Honeywell Building Controls Division (BCD) was split after the Residential and Building Controls Division lost money in 1981. The new BCD was created with a hope for a profitable business. In order to get more market share, in 1984 the BCD started to build Mod IV; the great promised product with better quality of its motor and cost reduction. The BCD built the cross-functional Mod IV team combined from manufacturing, marketing/sales, and engineering. In addition, to be more competitive, the BCD dropped sequential development in favor of the parallel development with a desire for faster and better products. The skate was high but the BCD had an inferior Product Development that slowed them down. The inferior product development delayed both the design schedule and production schedule. In this paper, we will exam the problems of the BCD Mod IV product development. The inferior product development of the Mod IV might link to the project team, the project leader, and the suppliers and customers. DIAGNOSIS/ANALYSIS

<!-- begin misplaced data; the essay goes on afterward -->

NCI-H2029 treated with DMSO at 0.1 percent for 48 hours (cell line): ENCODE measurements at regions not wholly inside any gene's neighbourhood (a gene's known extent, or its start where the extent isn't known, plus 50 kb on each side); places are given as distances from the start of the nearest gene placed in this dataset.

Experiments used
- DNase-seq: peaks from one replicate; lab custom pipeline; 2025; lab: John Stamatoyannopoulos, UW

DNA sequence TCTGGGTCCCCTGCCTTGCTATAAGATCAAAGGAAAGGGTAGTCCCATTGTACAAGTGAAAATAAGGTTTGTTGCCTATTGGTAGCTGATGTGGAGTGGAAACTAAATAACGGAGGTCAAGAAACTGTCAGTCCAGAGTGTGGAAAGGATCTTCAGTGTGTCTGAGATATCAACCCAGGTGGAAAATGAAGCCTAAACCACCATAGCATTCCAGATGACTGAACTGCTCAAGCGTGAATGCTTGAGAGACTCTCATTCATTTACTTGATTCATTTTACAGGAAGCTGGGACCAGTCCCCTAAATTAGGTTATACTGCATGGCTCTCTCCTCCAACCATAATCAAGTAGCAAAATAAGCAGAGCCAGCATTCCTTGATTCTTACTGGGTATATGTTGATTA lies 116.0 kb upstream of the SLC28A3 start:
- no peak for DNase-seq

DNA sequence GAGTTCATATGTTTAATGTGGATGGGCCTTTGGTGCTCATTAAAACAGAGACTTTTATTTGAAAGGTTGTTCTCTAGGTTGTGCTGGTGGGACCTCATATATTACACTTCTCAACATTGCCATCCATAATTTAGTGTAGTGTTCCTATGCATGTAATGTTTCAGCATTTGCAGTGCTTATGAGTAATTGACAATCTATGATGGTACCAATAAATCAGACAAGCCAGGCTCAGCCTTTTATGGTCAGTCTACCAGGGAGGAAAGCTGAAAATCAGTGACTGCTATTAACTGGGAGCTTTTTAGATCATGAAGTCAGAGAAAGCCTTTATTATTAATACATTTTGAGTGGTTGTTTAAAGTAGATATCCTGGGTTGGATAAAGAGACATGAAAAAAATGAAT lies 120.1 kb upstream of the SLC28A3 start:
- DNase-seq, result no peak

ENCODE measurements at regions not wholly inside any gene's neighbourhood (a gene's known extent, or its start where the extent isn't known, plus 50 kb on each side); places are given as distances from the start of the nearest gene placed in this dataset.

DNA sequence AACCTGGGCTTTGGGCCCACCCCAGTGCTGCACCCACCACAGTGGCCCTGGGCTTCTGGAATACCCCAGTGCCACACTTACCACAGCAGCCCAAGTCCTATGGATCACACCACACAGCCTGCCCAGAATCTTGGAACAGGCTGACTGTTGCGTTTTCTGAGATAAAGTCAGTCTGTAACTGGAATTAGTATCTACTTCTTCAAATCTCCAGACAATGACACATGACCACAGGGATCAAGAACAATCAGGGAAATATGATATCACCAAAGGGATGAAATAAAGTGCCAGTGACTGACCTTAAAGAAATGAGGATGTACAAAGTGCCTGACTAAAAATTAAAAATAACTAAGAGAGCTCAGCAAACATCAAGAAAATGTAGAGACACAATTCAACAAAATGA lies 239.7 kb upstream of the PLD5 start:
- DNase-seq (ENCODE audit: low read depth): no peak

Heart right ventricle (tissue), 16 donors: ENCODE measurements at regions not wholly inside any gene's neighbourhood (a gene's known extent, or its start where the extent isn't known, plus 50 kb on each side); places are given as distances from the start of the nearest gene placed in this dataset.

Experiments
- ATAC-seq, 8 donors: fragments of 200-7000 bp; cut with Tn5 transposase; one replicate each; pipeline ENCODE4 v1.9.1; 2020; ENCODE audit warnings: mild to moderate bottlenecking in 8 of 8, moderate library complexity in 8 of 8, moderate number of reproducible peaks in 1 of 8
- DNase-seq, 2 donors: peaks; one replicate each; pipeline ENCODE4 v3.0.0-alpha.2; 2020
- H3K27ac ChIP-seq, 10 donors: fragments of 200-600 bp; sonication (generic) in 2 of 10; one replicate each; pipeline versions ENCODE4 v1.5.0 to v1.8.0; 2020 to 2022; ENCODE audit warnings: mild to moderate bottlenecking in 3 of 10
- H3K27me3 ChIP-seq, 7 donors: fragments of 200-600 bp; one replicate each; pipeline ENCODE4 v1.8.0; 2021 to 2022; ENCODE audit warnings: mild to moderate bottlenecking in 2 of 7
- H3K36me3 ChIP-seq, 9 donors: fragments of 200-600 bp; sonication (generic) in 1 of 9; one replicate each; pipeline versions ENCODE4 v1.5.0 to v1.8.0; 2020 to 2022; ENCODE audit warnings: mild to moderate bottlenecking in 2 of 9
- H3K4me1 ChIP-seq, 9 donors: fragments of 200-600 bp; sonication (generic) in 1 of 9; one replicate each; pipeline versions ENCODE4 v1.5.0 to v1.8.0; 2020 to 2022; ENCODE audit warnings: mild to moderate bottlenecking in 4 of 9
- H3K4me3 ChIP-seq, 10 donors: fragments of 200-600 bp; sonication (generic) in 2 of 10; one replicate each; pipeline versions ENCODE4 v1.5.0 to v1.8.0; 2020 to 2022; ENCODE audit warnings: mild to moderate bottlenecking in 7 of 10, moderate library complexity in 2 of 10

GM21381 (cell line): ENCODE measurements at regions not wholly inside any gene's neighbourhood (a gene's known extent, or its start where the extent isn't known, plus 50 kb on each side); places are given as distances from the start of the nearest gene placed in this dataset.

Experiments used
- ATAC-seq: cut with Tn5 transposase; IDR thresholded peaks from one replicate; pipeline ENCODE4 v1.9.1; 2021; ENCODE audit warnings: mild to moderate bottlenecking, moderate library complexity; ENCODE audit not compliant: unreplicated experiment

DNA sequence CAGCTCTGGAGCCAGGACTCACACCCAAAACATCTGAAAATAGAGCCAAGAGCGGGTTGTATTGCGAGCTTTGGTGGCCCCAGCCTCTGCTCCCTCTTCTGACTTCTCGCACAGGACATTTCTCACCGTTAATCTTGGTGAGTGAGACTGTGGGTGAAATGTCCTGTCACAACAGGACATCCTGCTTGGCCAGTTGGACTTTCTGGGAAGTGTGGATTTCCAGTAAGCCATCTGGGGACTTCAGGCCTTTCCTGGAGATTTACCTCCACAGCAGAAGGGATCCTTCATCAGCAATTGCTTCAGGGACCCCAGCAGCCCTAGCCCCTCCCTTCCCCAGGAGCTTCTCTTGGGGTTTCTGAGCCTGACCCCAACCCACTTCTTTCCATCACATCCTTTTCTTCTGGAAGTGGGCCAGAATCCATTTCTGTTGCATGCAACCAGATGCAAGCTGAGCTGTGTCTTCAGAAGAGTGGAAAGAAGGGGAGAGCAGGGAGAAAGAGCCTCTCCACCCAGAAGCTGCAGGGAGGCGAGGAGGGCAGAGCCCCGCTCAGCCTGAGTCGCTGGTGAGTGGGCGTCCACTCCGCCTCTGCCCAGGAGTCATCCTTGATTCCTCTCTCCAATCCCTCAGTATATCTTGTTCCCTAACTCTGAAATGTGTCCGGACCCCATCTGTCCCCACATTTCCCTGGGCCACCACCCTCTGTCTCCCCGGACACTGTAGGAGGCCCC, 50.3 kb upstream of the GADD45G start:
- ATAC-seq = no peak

We begin by looking at project team in team of internal communication, external communication, and problem-solving strategy. In the case of internal communications (e.g., Dougherty, 1990; Keller, 1986), frequent communication increase the amount of information directly in that more communication usually yields more information (e.g., Brown & Eisenhardt, 1995). It cuts misunderstanding and barriers to interchange so that the amount of information conveyed is increased (e.g., Brown & Eisenhardt, 1995). This, in turn, improves the speed and productivity of the entire development process (Doughherty, 1992). Internal communication at the BCD was not good. One instance, the project team invited general manager John Bailey to attend a team meeting. John came to the meeting to show his support to learn that the meeting was postponed. The incident was not only cost the project time but also potentially disturbed production schedule since John was a very high rank officer. The project team should communicate with all members in the meeting about for any changes in the schedule so it would avoid wasting people time. Next, we look at the external communication. In the case of external communication, frequent communication with outsiders such as customers, suppliers, and other organization personnel opens the project team up to new information (e.g., Clark &Fujimoto, 1991; Imai et al., 1985; Katz, 1982; Katz & Tushman, 1981). When this external communication is task oriented, team members gain information from diverse viewpoints beyond those of the team (e.g., Brown & Eisenhardt, 1995). Taken together and consistent with previous research, internal and external communication both increase the amount and variety of information and the resource available to the project team (e.g., Brown & Eisenhardt, 1995). These, in turn, improve process performance (e.g., Brown & Eisenhardt, 1995). The information that BCD project team received sometimes was a disaster (e.g., Brown & Eisenhardt, 1995). For example, engineers took the information from the distributors that they would stock single-shaft motors for the project development. Engineers went ahead working on the Mod IV based on single-shaft motor. Later, the project team found out that all they had were double-shaft motors. This error information could cost the project many problems with the motor later. The engineering design was not based double-shaft motor. Later on, incorporated of the double-shaft motor might generate a lot of noise in the motor. This incident showed that the external communication between project team still broke somewhere along the product development process. Along with external communication, project team needed a good problem-solving strategy (e.g., Brown & Eisenhardt, 1995). The problem-solving strategy assumes a certain but often complex problem-solving task that can be rationalized (e.g., Brown & Eisenhardt, 1995). For example, consistent...
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